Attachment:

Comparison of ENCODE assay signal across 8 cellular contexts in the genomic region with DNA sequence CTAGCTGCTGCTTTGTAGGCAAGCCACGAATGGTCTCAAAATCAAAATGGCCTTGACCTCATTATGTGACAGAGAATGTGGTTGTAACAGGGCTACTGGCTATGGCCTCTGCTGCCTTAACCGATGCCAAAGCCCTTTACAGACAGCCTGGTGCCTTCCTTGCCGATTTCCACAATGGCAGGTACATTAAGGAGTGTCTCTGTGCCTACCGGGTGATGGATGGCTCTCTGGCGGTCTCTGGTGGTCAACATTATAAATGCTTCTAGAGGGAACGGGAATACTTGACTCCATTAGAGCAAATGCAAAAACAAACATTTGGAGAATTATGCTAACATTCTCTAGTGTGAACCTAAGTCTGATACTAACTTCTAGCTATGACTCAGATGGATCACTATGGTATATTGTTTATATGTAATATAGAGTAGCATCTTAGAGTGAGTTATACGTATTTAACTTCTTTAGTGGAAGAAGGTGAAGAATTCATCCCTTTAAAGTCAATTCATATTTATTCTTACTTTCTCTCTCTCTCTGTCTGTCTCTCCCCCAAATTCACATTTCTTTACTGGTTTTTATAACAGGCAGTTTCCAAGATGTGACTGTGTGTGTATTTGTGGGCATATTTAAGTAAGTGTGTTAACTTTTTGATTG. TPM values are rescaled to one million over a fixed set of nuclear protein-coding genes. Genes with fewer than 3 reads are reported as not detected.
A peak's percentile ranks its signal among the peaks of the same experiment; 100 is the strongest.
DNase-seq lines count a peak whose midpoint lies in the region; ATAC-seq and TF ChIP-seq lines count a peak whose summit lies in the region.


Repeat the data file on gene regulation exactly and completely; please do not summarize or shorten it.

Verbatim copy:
Comparison of ENCODE assay signal across 8 cellular contexts in the genomic region with DNA sequence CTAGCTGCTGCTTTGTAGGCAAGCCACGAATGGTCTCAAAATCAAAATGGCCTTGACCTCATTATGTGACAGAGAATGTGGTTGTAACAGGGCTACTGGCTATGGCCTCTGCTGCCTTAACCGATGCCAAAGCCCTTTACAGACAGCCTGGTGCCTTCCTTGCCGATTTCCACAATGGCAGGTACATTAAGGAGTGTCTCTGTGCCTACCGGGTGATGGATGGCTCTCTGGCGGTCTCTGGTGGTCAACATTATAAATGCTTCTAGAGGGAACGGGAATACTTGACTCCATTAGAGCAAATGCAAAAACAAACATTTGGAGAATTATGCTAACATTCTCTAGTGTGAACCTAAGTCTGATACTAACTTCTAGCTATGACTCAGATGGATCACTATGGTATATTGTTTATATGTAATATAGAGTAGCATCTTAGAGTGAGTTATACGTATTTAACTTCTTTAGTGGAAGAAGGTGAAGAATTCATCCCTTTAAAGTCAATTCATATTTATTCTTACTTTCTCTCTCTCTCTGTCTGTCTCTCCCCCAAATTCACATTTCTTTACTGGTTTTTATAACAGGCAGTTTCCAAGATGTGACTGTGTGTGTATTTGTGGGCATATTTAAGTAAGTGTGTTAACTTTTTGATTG. TPM values are rescaled to one million over a fixed set of nuclear protein-coding genes. Genes with fewer than 3 reads are reported as not detected.
A peak's percentile ranks its signal among the peaks of the same experiment; 100 is the strongest.
DNase-seq lines count a peak whose midpoint lies in the region; ATAC-seq and TF ChIP-seq lines count a peak whose summit lies in the region.